*I realize the Android Marketplace is also not without flaws, but I prefer Android Marketplace's flaws over the iPhone App Store's flaws. It's simply a matter of personal preference.

answered Jun 22 '10 at 03:52

secretmethod70's gravatar image

secretmethod70
226129

I'll bet that Sprint now wishes that they could take the Evo back and pretend they never sent it to him! I have the Evo, and agree wholeheartedly with Chris's opinion. I'm glad it's been less than 30 days so I can return the darn thing. Just counting the hours for my new iPhone 4 to arrive!

answered Jun 20 '10 at 09:15

jhagedon's gravatar image

jhagedon
2.7k161179215

The only thing I'll say, is that I wish he could have reviewed a real Android device, like the Nexus One. Pretty much everything he criticized in the video was either due to Sprint's lousy software or HTC's Sense UI.

However, I'll agree and say that the Android UI could definitely be smoother and slicker (but the stock UI, Sense is ugly anyway).

answered Jun 20 '10 at 13:38

eddieringle's gravatar image

eddieringle
2.3k71644

No, I don't think it was too harsh. After having to watch the video and help gather comments from YouTube to prepare the blog post, I have a very good idea of what he was trying to accomplish with this video/post.

  1. You shouldn't have to turn off features and functionality to get the battery to work at its full potential.

  2. It should be simple for EVERY user to understand when it comes to basic things. Why the hell should someone have to read an entire users' manual in order to figure out the swipe thing? Just because things like that are easy for many of us... does NOT make it so for millions of others.

One commenter on YT actually summed it up best when they said:

"Best video I've seen about the EVO 4G. I like how you consider what the average consumer will think and aren't afraid to criticize."

That's the key, folks. Chris ALWAYS approaches a review from the mindset of the average user, unless the device in question is only made for experts. Most consumers fall into the "average" device/computer user area. They understand the basics of their devices, gadgets and gizmos. However, they don't necessarily understand all of the hard-core functionality. This is where Chris is saying that HTC went a little too far.

I've never used either device. I've read literally hundreds of reviews on both as part of my job. I have to say I agree with Chris. HTC missed the mark. That phone is not "perfect." It's a first iteration. We'll see what happens in future ones.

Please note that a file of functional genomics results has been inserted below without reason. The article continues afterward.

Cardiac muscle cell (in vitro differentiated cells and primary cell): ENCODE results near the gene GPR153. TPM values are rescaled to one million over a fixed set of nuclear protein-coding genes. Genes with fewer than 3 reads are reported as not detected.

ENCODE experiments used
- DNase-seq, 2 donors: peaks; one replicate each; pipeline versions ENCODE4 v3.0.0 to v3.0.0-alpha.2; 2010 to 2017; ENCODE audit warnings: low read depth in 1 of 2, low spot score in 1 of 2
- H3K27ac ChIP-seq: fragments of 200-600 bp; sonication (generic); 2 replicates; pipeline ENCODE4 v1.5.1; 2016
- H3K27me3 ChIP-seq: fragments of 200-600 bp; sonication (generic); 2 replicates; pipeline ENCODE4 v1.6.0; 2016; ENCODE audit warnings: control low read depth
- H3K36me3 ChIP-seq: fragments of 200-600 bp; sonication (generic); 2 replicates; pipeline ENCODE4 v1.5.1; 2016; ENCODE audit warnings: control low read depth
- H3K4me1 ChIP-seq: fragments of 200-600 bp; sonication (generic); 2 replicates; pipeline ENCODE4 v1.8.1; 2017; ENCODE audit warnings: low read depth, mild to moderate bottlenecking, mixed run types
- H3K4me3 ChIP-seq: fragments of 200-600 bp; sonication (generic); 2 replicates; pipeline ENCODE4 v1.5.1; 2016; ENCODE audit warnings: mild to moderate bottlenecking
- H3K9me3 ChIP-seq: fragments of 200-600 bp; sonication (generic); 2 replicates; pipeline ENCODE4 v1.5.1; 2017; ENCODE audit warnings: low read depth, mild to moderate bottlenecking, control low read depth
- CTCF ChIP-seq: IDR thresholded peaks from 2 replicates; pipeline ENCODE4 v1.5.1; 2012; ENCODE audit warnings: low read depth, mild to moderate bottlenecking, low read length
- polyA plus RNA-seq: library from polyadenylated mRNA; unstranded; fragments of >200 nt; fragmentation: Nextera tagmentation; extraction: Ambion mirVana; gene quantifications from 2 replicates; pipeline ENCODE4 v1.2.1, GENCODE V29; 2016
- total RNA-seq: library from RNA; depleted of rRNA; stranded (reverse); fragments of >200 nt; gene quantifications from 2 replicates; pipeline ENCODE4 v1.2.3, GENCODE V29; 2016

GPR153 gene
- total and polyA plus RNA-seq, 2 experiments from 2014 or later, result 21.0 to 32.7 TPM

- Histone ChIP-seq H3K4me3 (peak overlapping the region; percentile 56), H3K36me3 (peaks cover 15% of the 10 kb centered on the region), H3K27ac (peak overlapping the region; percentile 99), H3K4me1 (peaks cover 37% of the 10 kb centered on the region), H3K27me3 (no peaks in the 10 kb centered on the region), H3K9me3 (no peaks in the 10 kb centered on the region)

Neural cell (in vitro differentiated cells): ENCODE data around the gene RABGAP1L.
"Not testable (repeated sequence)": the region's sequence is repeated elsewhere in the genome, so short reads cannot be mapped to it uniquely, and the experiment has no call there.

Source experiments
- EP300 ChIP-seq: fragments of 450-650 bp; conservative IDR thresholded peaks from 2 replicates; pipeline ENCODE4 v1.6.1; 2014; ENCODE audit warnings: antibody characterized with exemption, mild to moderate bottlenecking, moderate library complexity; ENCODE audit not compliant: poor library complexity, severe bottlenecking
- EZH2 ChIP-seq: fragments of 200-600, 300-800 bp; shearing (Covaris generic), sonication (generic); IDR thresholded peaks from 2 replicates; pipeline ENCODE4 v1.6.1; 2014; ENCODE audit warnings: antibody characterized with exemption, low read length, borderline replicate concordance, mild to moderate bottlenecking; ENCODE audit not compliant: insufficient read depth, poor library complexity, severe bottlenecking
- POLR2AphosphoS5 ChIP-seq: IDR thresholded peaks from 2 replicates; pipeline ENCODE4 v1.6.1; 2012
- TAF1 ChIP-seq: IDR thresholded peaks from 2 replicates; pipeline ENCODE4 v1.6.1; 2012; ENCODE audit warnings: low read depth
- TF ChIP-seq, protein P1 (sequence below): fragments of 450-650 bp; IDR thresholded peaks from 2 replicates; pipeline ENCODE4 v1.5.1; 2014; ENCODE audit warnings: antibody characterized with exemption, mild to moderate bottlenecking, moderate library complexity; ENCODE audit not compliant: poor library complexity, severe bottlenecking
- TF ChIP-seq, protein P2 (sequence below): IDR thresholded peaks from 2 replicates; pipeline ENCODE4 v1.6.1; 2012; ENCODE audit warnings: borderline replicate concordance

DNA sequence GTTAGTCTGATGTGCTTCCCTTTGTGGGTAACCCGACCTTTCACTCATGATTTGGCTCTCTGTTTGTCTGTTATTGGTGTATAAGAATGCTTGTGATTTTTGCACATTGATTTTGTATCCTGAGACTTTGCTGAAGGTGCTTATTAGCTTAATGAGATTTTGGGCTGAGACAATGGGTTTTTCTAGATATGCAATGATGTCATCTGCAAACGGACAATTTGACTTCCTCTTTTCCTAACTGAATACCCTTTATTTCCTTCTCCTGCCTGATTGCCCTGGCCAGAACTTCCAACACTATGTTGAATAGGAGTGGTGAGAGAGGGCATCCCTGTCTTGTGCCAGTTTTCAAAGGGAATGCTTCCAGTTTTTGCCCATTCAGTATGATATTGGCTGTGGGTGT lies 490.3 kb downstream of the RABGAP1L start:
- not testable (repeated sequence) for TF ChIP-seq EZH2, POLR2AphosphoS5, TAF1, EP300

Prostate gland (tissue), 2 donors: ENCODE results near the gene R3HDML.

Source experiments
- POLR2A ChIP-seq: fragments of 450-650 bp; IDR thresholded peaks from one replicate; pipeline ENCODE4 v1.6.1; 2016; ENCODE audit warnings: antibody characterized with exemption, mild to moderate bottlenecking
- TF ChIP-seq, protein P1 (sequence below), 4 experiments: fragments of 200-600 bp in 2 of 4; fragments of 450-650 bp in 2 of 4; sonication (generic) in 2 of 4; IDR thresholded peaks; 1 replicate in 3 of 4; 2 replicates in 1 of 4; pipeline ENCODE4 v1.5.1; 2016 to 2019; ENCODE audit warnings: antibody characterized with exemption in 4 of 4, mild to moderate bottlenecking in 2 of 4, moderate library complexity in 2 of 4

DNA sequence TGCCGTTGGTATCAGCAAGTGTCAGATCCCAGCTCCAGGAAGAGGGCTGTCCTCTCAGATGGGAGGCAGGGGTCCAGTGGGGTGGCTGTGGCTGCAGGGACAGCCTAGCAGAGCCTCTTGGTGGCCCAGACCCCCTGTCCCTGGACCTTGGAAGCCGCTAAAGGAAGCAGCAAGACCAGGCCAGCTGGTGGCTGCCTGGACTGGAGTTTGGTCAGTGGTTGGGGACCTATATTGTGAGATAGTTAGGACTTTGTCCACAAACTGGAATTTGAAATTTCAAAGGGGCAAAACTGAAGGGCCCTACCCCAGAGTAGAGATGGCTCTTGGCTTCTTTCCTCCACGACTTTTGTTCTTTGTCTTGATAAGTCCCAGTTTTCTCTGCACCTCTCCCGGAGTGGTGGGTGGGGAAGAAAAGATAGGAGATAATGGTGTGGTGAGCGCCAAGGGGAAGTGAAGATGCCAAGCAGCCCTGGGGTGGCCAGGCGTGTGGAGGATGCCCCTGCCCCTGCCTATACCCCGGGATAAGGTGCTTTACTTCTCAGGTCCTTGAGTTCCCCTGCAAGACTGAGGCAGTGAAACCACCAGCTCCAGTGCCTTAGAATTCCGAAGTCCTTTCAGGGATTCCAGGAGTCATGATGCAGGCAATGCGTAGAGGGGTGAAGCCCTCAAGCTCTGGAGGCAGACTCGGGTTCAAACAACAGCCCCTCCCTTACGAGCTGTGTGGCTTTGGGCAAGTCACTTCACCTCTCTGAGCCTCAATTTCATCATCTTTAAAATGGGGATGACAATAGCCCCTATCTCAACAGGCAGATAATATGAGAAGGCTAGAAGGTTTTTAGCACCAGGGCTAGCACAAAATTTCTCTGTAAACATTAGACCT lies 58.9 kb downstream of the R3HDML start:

answered Jun 22 '10 at 04:02

Kat's gravatar image

Kat ♦♦
5.0k145585

I looked for a way to PM you but couldn't find it, so I apologize in advance for posting this here, off-topic.

I notice that our discussion has been removed. I thought it was interesting, and I don't think I was disrespectful in any way. I'm just curious why it was deleted.

(Jun 22 '10 at 16:51) secretmethod70 secretmethod70's gravatar image

one thing that i got from the video on you tube is that it is probably has more potential then the iphone and i feel it will be a good platform. it has a lot of work. and i feel that is what Chris wanted to get across

answered Jun 20 '10 at 09:22

trueb's gravatar image

trueb
16.1k54105269

I believe Chris makes intelligent and objective comments. It's one of the reasons I value his advice and watch his videos. I need him to be harsh when it comes to tech because most devices aren't exactly cheap. I depend on him (as well as others) to make decisions on technology that is relevant to me in order to help me make informed thoughts and opinions as well.

answered Jun 20 '10 at 14:35

mosesd's gravatar image

mosesd
1.2k41126

No. i always go by Chris's opinion. I really do. I love the honesty. You can trust him. I hope. --- Until some day the Ad men (Mad Men) will get to him and money will cloud his opinion. I hope that never happens.

answered Jun 20 '10 at 09:10

conoraleckelly's gravatar image

conoraleckelly
1.0k131829

It matches the reviews of many others. One such notable reviewer, one that many product makers consider the make it or break it critic ( the one that that matters the most as to whether a device sells or not ), is Walt Mossberg. The worst part of the Evo from reviewers' persecutives was battery life, it's so horrible that Sprint had planned on telling customers to only use the 4G network when they absolutely have to... so not only is 4G hard to find, they don't even want you to use it very much at all due to it's power consumption. This completely removes the primary point of this device, to be 4G.

Along with this, many customers are now complaining of touch screen responsiveness issues, in which the device needs to be grounded by being held within a hand to work properly, which means if it's not held such as if it's in a car holder / adapter, the half top of the touch screen wont function / respond at all.

answered Jun 20 '10 at 09:14

Granit's gravatar image

Granit
6.3k114393

edited Jun 20 '10 at 09:18

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Asked: Jun 20 '10 at 09:05

Seen: 1,048 times

Last updated: Jun 22 '10 at 16:51